The Emergence of the Printing Press and Its Affect on Early Modern Scientific Communication

Today, the results of scientific experiments surround us and cannot be ignored; they are featured in the morning newspapers, in online journals with public access, non-fiction sections of bookstores, and on an almost infinite number of websites. This deluge of scientific information that surrounds us every day is a rather new development and is directly correlated to how we define present-day ‘science.’

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Nicholas Copernicus, De Revolutionibus Obrium Coelestium, 1566.
Photo by Carlyn Osborn, 2014.

Our concept of current science is heavily dependent on the open communication of experimental results and ensuring that scientific secrets are not being kept. You need enough people to read experimental outcomes for any hope of consensus and only with this broad, general agreement can we begin to determine scientific objectivity.

However, this vast expanse of freely available scientific information stands in direct opposition to the very limited availability of secret, scientific information in the early modern period. Beginning in the sixteenth and seventeenth centuries, the degree of availability and secrecy changed, influenced heavily by moveable-type printing, William Eamon, Regents Professor of History at New Mexico State University Honors College argues that the catalysts for the seventeenth century movement away from secrecy in science were multifarious and stretched across several centuries. While several factors played vital roles in the movement away from secrecy in science, I propose that the invention of the printing press and moveable type had the greatest impact upon the sharing of scientific knowledge.

It would be hard to overstate the influence the printing press and moveable type had on history. Popularized around 1450 by Johannes Gutenberg (c. 1398-1468), the printing press enabled the mass production of reliable and accurate texts. Its introduction to western Europe resolved several dilemmas that plagued the fifteenth century, including exorbitant manuscript prices, slow book production, and unreliable facsimiles. These three features of medieval manuscript culture all factored into the incredibly slow, unreliable method of knowledge dissemination in the fifteenth century.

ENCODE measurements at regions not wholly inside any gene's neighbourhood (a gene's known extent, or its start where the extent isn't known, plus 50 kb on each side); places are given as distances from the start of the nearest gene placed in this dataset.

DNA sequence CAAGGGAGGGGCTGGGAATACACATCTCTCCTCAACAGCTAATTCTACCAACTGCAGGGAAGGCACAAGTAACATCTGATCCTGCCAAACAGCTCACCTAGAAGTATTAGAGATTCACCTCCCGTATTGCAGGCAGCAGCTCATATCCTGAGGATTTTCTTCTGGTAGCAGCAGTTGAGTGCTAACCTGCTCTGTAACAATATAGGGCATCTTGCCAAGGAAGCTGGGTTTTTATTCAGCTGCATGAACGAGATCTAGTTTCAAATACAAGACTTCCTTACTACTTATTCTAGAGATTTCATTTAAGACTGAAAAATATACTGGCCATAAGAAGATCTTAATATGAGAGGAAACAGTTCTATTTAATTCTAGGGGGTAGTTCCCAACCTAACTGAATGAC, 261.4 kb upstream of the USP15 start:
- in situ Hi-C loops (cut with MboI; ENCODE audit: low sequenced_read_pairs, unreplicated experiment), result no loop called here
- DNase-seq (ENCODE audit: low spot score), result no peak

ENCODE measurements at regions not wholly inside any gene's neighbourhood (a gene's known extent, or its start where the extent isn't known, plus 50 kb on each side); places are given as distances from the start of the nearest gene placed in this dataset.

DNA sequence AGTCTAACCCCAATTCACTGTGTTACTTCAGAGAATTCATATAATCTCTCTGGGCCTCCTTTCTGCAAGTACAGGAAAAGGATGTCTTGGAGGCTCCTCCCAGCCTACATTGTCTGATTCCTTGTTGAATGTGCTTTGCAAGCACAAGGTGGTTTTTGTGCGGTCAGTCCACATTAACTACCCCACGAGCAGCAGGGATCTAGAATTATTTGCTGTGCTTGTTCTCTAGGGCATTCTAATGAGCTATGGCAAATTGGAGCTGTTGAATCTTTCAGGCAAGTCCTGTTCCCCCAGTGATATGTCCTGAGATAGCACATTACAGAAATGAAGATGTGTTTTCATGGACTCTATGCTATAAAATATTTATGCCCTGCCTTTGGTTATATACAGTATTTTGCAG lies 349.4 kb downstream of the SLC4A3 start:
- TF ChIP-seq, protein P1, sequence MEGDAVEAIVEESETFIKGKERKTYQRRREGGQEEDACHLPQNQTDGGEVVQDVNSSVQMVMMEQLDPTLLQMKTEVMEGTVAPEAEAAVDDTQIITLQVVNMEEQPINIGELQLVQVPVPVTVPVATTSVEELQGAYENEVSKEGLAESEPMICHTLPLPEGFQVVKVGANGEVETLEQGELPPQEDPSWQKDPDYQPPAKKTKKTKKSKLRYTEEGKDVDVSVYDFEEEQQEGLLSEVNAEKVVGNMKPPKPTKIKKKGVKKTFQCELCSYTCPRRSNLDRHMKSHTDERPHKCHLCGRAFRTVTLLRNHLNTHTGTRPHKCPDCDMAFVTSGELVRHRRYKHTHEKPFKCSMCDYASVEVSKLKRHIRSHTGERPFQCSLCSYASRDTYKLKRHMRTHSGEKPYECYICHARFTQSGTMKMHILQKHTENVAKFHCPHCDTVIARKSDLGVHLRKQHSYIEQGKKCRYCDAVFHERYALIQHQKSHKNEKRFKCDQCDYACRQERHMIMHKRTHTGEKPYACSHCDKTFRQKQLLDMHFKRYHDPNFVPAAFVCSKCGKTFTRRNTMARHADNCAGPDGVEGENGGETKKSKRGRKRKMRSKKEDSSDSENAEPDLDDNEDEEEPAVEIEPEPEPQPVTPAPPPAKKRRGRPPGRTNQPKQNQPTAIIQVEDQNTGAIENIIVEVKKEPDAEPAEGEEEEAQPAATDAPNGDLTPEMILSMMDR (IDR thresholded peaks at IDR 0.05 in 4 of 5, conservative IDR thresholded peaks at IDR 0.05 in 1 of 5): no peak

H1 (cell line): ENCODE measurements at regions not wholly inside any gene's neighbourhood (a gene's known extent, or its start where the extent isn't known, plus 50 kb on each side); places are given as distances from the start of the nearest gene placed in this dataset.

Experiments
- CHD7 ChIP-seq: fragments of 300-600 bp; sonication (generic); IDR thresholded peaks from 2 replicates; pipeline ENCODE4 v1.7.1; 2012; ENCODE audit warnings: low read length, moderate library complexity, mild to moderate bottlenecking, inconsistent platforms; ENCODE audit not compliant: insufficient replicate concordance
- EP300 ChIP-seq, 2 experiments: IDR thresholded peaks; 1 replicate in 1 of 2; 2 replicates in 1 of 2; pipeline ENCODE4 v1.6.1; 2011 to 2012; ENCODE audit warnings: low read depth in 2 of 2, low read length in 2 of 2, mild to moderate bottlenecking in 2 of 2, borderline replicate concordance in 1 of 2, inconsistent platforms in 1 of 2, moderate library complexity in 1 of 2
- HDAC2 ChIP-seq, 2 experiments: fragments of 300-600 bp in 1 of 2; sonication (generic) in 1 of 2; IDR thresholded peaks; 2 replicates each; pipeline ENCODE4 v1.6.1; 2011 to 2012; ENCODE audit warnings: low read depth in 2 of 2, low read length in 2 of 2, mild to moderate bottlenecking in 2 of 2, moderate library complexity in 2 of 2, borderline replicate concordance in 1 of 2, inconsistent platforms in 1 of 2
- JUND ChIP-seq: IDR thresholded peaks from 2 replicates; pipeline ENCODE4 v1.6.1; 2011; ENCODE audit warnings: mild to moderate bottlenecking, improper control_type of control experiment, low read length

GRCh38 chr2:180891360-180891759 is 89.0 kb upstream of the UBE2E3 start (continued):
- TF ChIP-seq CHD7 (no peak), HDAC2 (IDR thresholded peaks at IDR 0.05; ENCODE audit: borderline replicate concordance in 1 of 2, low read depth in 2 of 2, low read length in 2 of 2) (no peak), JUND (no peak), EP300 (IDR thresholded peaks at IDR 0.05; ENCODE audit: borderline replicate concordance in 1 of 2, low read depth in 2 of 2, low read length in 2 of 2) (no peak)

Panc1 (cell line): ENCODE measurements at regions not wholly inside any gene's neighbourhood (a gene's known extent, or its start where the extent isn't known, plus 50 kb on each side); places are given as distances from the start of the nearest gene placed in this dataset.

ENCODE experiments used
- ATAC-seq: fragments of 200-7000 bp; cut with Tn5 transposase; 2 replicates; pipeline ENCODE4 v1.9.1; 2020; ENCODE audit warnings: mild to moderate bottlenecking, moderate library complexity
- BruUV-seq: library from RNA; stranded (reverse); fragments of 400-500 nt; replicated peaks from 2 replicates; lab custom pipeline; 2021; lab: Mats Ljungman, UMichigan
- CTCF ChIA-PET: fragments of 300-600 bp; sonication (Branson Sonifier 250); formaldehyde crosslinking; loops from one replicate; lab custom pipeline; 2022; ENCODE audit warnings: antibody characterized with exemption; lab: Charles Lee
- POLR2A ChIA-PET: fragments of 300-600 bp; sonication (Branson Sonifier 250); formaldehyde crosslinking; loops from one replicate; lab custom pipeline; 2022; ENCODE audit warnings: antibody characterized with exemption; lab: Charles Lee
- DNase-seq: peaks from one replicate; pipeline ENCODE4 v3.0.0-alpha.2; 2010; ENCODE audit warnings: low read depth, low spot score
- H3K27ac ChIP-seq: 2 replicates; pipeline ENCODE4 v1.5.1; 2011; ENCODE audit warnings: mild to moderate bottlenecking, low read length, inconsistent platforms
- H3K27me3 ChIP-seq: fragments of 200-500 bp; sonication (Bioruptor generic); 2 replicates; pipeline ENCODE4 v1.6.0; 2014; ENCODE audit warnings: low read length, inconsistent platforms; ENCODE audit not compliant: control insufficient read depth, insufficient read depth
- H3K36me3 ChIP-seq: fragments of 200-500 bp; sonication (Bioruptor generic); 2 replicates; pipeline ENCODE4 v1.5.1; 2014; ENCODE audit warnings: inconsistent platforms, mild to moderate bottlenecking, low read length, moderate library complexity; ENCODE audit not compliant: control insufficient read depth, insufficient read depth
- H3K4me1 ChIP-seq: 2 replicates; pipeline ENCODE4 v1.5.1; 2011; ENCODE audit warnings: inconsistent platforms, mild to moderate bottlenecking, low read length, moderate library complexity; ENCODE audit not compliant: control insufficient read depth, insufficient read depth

The production of books and manuscripts took place at glacial pace due largely to the fact that each one had to be copied by hand. Handwritten reproductions were often riddled with mistakes, depending on the knowledge and education of the copyist and on the total number of translations the text underwent. Gutenberg’s invaluable popularization of the printing press helped reduce the volume of typographical errors by completely eliminating the copyist and also provided a reliable method of reproducing images and diagrams. Furthermore, more accurate translations of ancient texts, produced during the translation movement a few hundred years before in the Latin West, could be printed. The elimination of handwritten pages and outdated translations help save influential texts from textual corruption.

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Claudius Ptolemy, The Almagest (Book IV), 1528.
Photo by Carlyn Osborn, 2014.

The printing press fundamentally changed the way members of the scientific community communicated among themselves and with the public. By using the press, scientists could accurately publish their work, thus helping to eliminate the secret nature of earlier medieval science. Science was now a form of public knowledge, which is a characteristic it shares with science during the scientific revolution and with our contemporary notion of science. The printing press demonstrated a new desire for the broader dissemination of knowledge, which played into a wider zeitgeist: early moderns were no longer interested in keeping knowledge private.

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